Tuesday, July 1, 2014

10 Stages of employment

From the point that you enter your first job, hopefully some time in high school, to retirement, you hope to remain employed.  That is to say you hope to be working for someone for money.  The interesting thing is no matter who you are, you work for someone.  Unless of course you are on government assistance, then you work at not working.  Even the 'fat cats' that run their own businesses usually work for a board of directors.  I have held several jobs in the course of my life and have realized that there are several stages of employment that you go through.

10. Nice place ya got here - This is really the dating phase of your employment, you are being interviewed and at the same time you are interviewing them (if you are smart).  You are trying to see what kind of set up you are getting yourself into.  This is where you promise each other that you'll be treated fair in exchange for hard work.  Nothing is set in stone yet, but you want this job, so you try to make yourself look like the perfect fit.

9.  Honeymoon - anywhere from 1 to 3 months.  The honeymoon period is where you learn the ropes of your job and business.  You might be employed there or you might be a contractor for an evaluation period.  This is where nearly any mistake is forgivable and you make new friends.  Everything is a new adventure and the days FLY by.  You start to get your real feel of how things work here and you are making your name.

From here on out,  the timing of things in other categories can be tricky.  Results may vary in timing and intensity.

8. I'm a company man! -  At this point, you are the company flag bearer.  You are telling your friends how much your company respects the employees and just how great the products are and how visionary your CEO and vice presidents are.  You are a company man through and through.

7.  Part of the family - You've settled in and you've made good friends, you've worked some late nights and you've had some good meaningful discussions on work, life and everything else.   You get your work done, but it's more than that.  You've made real connection's with people.  On the other side there are also those 'other' family members.  The ones you'd just as soon avoid.  The ones that seem to constantly take from your good nature.  Sure, they are a part of the clan, but you know every time you see them it's trouble.  But it's ok, it's all home.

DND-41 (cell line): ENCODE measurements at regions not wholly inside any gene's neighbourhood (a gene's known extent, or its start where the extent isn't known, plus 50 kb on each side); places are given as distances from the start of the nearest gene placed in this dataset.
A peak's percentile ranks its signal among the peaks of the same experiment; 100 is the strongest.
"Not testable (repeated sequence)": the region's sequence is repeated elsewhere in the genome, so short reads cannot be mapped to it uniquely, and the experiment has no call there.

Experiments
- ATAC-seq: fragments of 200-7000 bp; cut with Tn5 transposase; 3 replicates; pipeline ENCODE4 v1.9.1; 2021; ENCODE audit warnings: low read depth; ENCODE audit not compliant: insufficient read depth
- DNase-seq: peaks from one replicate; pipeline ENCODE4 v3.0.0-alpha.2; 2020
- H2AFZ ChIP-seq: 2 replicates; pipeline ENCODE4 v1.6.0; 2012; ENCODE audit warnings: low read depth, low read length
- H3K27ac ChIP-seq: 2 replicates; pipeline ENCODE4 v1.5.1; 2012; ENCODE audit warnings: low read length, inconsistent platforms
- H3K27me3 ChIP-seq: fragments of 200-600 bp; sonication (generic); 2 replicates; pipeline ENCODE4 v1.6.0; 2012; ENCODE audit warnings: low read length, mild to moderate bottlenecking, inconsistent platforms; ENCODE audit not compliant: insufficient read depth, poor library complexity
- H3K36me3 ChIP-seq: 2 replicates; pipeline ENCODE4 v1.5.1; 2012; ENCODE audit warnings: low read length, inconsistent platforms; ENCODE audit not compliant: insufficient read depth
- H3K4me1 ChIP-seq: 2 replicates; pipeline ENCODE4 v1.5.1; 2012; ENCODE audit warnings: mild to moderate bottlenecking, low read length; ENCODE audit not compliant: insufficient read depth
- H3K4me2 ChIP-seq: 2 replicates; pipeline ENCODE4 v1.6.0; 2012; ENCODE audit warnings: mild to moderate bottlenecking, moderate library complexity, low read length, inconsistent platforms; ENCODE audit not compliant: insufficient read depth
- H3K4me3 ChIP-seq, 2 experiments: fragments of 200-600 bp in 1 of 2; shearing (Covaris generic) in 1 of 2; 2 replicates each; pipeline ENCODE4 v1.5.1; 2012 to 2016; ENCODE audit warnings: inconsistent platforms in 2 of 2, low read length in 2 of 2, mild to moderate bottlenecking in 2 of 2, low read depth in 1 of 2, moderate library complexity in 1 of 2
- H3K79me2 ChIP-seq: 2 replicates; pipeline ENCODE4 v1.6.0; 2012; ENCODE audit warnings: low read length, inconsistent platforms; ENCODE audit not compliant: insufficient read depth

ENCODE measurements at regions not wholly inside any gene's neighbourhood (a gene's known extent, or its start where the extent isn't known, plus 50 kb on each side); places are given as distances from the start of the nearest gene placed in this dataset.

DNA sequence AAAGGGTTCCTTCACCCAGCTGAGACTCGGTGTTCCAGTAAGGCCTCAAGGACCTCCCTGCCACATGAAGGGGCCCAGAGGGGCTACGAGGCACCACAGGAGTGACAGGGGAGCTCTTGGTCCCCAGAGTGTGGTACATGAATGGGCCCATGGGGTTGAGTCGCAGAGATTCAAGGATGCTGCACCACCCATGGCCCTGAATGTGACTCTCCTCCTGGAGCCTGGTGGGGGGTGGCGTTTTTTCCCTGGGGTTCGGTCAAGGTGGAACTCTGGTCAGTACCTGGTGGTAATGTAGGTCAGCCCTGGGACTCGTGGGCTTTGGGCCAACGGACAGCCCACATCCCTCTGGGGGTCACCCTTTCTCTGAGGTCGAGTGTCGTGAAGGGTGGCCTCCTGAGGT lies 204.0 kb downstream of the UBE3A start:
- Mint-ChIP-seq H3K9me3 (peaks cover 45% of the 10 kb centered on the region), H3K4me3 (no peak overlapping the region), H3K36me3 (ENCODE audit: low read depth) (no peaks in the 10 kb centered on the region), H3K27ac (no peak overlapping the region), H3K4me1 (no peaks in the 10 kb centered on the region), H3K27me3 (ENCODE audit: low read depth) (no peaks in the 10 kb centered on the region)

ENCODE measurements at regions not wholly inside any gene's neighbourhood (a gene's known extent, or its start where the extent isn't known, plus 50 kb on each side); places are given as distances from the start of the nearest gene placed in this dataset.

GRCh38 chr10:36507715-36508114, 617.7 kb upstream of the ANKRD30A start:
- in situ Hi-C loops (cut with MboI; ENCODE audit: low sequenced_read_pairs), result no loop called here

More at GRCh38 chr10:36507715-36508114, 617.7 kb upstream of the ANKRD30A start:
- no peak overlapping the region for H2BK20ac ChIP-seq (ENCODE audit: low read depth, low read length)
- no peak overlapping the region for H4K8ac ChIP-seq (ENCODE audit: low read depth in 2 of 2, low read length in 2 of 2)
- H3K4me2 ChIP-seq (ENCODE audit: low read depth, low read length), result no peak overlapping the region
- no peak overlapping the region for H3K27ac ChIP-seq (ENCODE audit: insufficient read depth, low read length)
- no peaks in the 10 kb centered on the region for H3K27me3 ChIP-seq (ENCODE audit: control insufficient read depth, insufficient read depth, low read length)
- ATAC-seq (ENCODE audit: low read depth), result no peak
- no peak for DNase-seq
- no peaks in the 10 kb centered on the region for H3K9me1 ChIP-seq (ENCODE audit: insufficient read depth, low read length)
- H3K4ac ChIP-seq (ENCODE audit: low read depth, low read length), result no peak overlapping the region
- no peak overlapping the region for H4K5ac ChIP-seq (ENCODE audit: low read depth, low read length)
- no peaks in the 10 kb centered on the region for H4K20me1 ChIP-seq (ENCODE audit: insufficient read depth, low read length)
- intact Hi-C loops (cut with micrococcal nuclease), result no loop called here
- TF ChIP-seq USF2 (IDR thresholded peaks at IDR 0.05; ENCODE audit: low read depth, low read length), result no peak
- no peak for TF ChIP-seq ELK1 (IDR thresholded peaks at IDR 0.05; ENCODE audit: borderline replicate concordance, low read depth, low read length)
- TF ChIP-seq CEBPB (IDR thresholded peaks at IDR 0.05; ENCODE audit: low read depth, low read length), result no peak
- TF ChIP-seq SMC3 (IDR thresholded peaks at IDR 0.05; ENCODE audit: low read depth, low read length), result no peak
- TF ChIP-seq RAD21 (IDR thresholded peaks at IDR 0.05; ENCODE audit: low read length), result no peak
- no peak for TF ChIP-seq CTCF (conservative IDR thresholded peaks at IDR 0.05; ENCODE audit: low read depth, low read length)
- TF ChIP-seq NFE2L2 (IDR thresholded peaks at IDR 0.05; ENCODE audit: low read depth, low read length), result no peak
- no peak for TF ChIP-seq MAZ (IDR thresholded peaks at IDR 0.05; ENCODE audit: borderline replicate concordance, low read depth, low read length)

6.  Just another day in paradise - There's nothing you haven't seen or done in the company, even new projects are fairly predictable based on who is making the request.  It's fine, you've got your friends there and your team.  Some days are good, some are bad, but you always appreciate the consistent atmosphere your workplace provides.  Sure, it's a bit boring at times, but you are an expert at nearly everything around and you are the 'go to' for anything the company wants.

5. Draw your line in the sand - Things were going along fine and suddenly something in the company has changed.  Maybe they used to buy everyone drinks and now they don't.  Maybe they stopped giving you that one day off that you used to get.  The bottom line is something has changed and you don't like it. For now, it's ok, but this company isn't what it used to be and you are starting to see things in a different light.  You aren't willing to do just ANYTHING for the company anymore you give yourself an ultimatum.  If they start doing THIS then I'm walking.

4. What??  Hey, that's not really fair - That's it.  You put up with the little changes, but now something has happened to you alone.  Maybe you went to the doctors without mentioning it to someone and now suddenly you are called into your bosses office.  After all that uncompensated overtime?  They do this to you?!?  They don't deserve your best.  They barely deserve you!!!  All this being said, often Companies have to change things because their best interest is themselves, not you.  You are a means to an end.  Brutal, but true.  The company obligation is to remain a going concern, not to make you comfy.